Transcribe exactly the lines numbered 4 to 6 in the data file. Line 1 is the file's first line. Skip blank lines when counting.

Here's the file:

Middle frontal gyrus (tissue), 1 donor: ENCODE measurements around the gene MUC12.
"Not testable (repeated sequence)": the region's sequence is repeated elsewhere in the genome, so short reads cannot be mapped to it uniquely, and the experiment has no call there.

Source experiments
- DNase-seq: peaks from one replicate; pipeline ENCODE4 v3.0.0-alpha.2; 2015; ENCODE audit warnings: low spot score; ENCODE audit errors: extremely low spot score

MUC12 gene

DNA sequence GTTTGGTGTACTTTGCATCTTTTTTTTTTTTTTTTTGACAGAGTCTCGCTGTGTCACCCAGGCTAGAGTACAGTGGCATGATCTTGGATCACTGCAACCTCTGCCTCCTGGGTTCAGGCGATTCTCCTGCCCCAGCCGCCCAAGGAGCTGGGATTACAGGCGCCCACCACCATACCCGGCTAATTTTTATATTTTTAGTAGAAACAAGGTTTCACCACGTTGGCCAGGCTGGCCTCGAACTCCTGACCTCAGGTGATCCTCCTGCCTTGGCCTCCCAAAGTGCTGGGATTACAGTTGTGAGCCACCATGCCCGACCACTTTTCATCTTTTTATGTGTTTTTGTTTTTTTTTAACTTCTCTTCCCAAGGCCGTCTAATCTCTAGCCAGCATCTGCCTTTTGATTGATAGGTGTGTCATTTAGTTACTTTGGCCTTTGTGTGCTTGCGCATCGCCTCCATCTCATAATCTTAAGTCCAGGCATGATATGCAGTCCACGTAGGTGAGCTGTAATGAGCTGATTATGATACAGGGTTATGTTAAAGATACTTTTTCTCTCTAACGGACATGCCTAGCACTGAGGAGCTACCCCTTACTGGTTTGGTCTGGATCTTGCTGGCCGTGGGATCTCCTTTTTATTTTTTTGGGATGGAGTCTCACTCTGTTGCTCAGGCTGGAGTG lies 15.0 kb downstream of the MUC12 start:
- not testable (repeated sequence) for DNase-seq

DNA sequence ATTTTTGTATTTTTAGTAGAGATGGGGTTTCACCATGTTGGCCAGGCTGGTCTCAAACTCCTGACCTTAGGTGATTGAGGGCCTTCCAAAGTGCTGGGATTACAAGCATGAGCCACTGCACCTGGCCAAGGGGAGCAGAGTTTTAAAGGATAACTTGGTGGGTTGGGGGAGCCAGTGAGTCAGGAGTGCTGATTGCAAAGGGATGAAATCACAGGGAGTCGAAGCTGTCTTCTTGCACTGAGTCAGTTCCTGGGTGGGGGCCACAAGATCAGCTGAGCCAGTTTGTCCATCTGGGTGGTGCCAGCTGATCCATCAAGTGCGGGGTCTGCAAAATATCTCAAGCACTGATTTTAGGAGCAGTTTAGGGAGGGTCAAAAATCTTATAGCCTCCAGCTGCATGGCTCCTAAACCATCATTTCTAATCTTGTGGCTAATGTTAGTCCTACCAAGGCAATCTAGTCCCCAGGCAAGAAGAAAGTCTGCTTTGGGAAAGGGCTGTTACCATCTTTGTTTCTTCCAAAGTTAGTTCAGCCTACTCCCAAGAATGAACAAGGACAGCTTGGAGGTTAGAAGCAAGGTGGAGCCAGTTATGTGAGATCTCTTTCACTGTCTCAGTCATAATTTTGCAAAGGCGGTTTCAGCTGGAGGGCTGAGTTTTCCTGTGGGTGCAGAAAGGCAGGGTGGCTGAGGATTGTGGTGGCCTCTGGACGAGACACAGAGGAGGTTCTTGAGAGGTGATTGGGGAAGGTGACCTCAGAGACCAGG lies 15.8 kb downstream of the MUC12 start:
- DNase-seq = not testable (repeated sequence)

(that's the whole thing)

- DNase-seq: peaks from one replicate; pipeline ENCODE4 v3.0.0-alpha.2; 2015; ENCODE audit warnings: low spot score; ENCODE audit errors: extremely low spot score

MUC12 gene

DNA sequence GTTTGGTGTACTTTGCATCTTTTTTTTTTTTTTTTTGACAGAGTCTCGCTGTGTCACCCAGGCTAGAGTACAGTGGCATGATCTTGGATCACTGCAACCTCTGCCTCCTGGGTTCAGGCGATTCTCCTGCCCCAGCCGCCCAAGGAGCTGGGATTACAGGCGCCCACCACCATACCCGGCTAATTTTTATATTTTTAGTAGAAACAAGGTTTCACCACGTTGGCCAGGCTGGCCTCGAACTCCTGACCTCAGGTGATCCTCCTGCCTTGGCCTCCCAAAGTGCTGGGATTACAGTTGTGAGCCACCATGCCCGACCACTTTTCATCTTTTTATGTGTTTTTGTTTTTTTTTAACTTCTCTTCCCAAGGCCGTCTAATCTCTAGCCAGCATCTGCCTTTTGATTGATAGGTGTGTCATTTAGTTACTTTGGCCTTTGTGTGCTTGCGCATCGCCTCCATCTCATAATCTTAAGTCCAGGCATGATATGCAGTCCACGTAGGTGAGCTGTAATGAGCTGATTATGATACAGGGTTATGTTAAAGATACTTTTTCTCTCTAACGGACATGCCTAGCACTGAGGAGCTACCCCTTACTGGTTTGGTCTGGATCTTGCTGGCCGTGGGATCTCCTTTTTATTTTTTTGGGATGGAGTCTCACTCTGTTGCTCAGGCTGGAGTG lies 15.0 kb downstream of the MUC12 start: